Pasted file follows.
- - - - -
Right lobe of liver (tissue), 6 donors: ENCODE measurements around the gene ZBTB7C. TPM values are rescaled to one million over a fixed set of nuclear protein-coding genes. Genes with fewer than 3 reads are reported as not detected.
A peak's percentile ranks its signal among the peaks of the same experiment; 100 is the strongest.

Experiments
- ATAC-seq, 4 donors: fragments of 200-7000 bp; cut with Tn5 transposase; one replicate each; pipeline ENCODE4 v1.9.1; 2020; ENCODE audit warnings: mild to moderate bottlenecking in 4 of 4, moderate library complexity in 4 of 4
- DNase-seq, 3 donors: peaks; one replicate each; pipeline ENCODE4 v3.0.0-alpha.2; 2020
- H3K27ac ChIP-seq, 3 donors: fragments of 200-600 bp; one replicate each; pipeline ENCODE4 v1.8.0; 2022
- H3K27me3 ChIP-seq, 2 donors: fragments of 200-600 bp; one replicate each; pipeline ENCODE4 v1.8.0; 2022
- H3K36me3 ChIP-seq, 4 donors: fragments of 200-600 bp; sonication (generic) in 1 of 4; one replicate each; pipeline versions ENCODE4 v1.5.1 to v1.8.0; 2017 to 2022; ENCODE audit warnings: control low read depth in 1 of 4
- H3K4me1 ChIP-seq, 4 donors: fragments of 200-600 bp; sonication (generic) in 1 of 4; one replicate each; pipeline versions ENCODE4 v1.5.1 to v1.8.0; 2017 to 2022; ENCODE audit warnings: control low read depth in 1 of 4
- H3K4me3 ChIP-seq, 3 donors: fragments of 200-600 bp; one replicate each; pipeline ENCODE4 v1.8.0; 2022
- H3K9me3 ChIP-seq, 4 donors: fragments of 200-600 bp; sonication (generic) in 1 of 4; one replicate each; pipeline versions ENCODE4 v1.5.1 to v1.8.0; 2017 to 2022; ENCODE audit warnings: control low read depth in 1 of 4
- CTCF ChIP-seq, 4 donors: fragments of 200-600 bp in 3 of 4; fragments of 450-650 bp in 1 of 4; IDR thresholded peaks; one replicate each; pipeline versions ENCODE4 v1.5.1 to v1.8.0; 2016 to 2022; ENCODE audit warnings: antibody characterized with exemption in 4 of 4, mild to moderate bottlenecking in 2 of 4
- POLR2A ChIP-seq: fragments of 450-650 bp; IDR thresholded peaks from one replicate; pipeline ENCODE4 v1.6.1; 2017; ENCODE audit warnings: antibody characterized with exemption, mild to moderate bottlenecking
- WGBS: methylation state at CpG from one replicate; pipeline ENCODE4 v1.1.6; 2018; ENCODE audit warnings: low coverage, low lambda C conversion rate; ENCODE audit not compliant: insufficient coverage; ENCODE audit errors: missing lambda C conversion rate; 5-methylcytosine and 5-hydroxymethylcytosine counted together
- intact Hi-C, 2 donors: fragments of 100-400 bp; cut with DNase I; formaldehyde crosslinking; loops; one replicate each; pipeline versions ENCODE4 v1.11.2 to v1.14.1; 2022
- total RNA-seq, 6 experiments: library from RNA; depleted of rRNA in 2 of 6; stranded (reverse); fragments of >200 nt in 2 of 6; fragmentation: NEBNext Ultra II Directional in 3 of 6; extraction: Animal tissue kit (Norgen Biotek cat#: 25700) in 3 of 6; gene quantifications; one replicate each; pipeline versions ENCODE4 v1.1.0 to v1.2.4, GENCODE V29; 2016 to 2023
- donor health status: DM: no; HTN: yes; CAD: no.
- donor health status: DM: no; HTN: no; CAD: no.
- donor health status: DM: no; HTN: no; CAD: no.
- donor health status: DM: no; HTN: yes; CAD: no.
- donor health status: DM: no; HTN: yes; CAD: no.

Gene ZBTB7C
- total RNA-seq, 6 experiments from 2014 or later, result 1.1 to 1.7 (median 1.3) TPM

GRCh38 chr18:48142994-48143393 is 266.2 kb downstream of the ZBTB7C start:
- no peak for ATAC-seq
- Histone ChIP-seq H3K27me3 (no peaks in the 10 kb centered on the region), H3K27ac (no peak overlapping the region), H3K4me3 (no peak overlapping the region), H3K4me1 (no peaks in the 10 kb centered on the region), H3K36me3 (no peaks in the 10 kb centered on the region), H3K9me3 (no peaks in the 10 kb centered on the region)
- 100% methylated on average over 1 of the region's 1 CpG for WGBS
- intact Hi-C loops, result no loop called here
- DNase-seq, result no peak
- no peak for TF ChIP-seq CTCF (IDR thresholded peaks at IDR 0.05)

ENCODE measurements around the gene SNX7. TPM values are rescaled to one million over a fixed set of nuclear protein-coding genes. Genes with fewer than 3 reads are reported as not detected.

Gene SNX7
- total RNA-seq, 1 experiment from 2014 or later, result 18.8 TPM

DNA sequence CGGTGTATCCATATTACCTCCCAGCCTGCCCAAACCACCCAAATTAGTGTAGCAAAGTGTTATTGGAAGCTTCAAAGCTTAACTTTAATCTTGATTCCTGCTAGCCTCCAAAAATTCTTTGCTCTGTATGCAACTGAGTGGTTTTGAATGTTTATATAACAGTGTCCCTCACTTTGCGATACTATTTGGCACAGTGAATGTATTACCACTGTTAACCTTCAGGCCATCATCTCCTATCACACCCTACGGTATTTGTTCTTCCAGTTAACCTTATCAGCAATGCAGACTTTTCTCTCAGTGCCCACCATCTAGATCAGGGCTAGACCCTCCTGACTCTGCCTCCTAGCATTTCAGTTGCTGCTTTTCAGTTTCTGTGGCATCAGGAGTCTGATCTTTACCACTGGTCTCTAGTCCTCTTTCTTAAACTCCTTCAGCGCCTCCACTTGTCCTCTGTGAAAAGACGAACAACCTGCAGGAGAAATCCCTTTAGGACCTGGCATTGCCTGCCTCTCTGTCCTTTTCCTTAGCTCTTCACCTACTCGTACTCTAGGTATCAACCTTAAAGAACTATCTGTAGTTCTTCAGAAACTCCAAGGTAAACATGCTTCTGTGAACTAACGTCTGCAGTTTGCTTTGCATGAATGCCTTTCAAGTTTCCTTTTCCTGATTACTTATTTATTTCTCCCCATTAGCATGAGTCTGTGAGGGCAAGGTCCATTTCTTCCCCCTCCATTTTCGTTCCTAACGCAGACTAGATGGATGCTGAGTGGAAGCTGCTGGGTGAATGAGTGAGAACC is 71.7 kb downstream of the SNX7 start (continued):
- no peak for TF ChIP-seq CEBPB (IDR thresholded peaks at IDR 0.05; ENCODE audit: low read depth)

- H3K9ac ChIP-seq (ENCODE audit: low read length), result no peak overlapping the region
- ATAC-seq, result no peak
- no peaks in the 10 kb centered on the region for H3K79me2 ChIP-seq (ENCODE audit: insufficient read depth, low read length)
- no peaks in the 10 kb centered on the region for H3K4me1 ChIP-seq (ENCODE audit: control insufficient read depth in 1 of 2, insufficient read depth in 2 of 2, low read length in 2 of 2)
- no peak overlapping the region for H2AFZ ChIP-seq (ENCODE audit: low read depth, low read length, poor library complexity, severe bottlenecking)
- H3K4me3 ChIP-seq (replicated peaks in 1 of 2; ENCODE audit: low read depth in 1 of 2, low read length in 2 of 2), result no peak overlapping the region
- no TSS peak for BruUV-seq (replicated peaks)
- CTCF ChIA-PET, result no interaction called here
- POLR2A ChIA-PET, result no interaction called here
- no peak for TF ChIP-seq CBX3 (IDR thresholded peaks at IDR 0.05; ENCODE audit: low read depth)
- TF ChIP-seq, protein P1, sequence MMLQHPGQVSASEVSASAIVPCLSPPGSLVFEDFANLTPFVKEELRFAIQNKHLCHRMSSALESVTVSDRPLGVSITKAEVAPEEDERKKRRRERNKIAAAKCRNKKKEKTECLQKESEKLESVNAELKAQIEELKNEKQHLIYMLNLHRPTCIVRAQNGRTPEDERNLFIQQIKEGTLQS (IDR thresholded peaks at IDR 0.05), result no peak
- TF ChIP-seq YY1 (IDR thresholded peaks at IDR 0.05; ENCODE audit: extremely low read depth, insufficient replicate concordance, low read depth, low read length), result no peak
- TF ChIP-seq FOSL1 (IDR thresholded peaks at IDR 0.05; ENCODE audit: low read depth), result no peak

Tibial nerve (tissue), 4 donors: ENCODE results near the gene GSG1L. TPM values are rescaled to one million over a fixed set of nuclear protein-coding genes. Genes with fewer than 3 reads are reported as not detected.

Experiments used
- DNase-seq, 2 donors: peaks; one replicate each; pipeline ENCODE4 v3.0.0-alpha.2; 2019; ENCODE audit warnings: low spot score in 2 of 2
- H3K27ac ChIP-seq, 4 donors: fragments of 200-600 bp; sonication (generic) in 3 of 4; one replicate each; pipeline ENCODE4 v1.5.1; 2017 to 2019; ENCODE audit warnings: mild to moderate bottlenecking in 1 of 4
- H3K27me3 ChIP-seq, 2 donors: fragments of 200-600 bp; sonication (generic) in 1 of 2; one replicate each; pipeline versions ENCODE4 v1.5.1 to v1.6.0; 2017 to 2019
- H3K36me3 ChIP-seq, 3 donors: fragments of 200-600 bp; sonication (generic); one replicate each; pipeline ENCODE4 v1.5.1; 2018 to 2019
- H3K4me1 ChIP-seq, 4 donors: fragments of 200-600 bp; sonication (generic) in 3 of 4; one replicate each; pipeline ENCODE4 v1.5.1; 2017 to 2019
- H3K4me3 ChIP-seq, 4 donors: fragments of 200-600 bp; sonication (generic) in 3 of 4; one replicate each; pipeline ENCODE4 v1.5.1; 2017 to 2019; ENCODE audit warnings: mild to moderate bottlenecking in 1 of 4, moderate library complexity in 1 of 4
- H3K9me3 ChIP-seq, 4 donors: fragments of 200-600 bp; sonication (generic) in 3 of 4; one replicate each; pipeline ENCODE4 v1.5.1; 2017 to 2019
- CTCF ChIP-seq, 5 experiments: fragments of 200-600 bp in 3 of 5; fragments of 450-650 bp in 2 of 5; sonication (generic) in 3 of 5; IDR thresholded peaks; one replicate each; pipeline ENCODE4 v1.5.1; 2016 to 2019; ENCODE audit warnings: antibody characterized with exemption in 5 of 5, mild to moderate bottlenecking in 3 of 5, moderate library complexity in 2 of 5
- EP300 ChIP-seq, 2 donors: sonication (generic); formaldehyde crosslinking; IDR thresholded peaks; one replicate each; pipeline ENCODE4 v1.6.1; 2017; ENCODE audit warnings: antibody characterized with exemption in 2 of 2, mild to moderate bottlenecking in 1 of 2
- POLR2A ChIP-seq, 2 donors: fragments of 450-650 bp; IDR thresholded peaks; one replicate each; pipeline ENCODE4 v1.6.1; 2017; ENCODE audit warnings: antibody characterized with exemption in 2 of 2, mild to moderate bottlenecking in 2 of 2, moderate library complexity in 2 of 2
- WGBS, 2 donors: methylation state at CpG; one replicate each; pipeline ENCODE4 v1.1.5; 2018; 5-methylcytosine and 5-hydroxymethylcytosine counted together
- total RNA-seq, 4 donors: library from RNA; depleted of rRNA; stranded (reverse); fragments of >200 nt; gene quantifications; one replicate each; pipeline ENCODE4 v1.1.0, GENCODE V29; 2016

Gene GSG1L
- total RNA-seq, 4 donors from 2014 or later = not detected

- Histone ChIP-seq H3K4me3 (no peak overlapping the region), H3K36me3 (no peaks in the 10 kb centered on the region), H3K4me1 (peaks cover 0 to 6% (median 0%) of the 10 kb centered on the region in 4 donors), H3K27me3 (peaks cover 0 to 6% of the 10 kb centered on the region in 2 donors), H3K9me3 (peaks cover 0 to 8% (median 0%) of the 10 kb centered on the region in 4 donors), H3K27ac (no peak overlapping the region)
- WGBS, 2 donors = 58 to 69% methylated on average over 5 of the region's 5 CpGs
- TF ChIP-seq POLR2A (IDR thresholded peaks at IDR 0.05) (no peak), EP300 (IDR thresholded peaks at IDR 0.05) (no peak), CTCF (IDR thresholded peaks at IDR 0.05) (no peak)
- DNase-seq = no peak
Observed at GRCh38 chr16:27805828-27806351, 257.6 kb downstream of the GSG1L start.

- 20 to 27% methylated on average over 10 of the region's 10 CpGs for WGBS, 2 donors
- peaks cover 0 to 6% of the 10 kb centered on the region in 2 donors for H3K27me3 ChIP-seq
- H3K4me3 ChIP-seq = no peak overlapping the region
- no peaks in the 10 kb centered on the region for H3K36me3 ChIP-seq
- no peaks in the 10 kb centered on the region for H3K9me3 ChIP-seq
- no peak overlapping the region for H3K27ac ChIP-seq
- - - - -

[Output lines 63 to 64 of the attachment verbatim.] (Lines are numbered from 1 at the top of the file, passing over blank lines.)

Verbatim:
Gene GSG1L
- total RNA-seq, 4 donors from 2014 or later = not detected